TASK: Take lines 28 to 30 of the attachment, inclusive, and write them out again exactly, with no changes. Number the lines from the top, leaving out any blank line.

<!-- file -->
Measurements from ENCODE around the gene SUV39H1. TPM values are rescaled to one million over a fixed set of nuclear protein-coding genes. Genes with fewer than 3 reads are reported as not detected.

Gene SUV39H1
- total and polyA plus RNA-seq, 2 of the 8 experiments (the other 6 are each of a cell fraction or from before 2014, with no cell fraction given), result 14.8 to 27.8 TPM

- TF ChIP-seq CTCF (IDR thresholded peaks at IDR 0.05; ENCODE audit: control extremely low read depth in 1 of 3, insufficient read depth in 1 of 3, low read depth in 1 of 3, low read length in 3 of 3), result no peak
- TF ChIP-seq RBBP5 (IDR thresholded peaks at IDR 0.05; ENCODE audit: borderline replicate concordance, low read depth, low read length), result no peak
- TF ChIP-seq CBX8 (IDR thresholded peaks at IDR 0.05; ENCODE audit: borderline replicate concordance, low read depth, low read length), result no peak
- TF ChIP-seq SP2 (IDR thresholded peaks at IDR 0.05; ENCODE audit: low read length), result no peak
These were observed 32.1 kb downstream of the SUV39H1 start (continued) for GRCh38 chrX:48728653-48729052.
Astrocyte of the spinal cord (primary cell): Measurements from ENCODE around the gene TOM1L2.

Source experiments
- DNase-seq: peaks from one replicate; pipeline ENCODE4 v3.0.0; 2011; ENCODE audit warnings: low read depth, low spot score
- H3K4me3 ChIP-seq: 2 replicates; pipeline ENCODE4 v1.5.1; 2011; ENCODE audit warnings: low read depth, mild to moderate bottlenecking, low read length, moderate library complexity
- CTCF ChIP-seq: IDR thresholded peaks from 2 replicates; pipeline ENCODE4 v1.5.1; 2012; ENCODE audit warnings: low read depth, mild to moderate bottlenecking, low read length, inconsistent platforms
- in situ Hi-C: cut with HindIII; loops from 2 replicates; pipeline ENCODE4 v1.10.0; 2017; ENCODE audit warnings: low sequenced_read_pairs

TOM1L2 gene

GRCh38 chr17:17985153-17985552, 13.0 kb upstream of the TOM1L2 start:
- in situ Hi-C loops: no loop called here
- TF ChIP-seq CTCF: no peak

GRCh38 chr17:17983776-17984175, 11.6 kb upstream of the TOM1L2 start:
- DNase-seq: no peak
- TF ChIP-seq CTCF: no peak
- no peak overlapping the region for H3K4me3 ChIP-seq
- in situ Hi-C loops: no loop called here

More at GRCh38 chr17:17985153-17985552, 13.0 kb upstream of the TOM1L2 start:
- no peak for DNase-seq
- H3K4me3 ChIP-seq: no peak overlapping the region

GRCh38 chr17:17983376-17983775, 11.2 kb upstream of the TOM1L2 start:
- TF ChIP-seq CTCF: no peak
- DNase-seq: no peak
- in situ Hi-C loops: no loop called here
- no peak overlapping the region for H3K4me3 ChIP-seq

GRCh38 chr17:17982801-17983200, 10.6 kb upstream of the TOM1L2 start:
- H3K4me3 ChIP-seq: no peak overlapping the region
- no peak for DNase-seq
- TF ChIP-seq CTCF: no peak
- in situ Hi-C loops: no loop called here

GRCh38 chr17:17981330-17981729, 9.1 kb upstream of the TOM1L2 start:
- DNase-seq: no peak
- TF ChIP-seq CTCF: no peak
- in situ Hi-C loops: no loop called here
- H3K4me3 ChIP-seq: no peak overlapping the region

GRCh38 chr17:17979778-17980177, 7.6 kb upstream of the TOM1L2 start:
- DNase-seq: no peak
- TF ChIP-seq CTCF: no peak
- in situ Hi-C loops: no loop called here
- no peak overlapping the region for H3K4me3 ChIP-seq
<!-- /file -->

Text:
- TF ChIP-seq CTCF: no peak
- DNase-seq: no peak
- in situ Hi-C loops: no loop called here